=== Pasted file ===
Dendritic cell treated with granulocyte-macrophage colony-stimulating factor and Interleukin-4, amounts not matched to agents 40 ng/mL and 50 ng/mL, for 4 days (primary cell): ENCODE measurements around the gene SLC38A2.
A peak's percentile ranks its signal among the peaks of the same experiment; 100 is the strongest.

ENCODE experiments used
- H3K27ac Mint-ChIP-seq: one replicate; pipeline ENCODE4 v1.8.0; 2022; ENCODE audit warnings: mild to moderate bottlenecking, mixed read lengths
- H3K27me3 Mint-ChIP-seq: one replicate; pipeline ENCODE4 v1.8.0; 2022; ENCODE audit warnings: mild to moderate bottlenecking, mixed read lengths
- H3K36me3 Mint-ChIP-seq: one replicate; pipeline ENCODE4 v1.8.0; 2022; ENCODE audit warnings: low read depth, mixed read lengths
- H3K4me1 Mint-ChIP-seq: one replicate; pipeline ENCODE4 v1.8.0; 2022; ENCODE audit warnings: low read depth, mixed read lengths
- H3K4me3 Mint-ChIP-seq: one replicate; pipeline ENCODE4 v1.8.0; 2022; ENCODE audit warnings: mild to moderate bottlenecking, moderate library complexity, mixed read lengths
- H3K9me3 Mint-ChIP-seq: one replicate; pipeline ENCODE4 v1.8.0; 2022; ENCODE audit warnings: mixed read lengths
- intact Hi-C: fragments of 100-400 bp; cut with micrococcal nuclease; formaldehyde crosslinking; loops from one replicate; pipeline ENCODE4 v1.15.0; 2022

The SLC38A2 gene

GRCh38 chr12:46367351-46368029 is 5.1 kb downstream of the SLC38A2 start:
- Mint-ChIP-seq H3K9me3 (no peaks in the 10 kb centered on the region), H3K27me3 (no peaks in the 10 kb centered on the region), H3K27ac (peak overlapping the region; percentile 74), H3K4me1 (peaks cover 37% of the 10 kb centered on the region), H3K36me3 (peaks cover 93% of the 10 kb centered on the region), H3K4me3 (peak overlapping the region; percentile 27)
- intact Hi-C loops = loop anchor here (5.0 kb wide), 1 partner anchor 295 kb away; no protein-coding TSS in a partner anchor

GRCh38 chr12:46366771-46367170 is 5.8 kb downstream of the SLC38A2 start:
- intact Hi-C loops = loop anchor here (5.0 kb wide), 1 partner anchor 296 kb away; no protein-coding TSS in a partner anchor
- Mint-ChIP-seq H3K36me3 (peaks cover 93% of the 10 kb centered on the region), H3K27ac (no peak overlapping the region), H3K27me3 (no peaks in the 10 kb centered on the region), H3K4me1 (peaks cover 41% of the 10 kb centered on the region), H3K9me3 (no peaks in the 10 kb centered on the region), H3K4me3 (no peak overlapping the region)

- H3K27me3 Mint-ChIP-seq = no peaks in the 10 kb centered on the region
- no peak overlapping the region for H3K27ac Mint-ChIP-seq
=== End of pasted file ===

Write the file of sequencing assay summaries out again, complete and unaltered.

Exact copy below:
Dendritic cell treated with granulocyte-macrophage colony-stimulating factor and Interleukin-4, amounts not matched to agents 40 ng/mL and 50 ng/mL, for 4 days (primary cell): ENCODE measurements around the gene SLC38A2.
A peak's percentile ranks its signal among the peaks of the same experiment; 100 is the strongest.

ENCODE experiments used
- H3K27ac Mint-ChIP-seq: one replicate; pipeline ENCODE4 v1.8.0; 2022; ENCODE audit warnings: mild to moderate bottlenecking, mixed read lengths
- H3K27me3 Mint-ChIP-seq: one replicate; pipeline ENCODE4 v1.8.0; 2022; ENCODE audit warnings: mild to moderate bottlenecking, mixed read lengths
- H3K36me3 Mint-ChIP-seq: one replicate; pipeline ENCODE4 v1.8.0; 2022; ENCODE audit warnings: low read depth, mixed read lengths
- H3K4me1 Mint-ChIP-seq: one replicate; pipeline ENCODE4 v1.8.0; 2022; ENCODE audit warnings: low read depth, mixed read lengths
- H3K4me3 Mint-ChIP-seq: one replicate; pipeline ENCODE4 v1.8.0; 2022; ENCODE audit warnings: mild to moderate bottlenecking, moderate library complexity, mixed read lengths
- H3K9me3 Mint-ChIP-seq: one replicate; pipeline ENCODE4 v1.8.0; 2022; ENCODE audit warnings: mixed read lengths
- intact Hi-C: fragments of 100-400 bp; cut with micrococcal nuclease; formaldehyde crosslinking; loops from one replicate; pipeline ENCODE4 v1.15.0; 2022

The SLC38A2 gene

GRCh38 chr12:46367351-46368029 is 5.1 kb downstream of the SLC38A2 start:
- Mint-ChIP-seq H3K9me3 (no peaks in the 10 kb centered on the region), H3K27me3 (no peaks in the 10 kb centered on the region), H3K27ac (peak overlapping the region; percentile 74), H3K4me1 (peaks cover 37% of the 10 kb centered on the region), H3K36me3 (peaks cover 93% of the 10 kb centered on the region), H3K4me3 (peak overlapping the region; percentile 27)
- intact Hi-C loops = loop anchor here (5.0 kb wide), 1 partner anchor 295 kb away; no protein-coding TSS in a partner anchor

GRCh38 chr12:46366771-46367170 is 5.8 kb downstream of the SLC38A2 start:
- intact Hi-C loops = loop anchor here (5.0 kb wide), 1 partner anchor 296 kb away; no protein-coding TSS in a partner anchor
- Mint-ChIP-seq H3K36me3 (peaks cover 93% of the 10 kb centered on the region), H3K27ac (no peak overlapping the region), H3K27me3 (no peaks in the 10 kb centered on the region), H3K4me1 (peaks cover 41% of the 10 kb centered on the region), H3K9me3 (no peaks in the 10 kb centered on the region), H3K4me3 (no peak overlapping the region)

- H3K27me3 Mint-ChIP-seq = no peaks in the 10 kb centered on the region
- no peak overlapping the region for H3K27ac Mint-ChIP-seq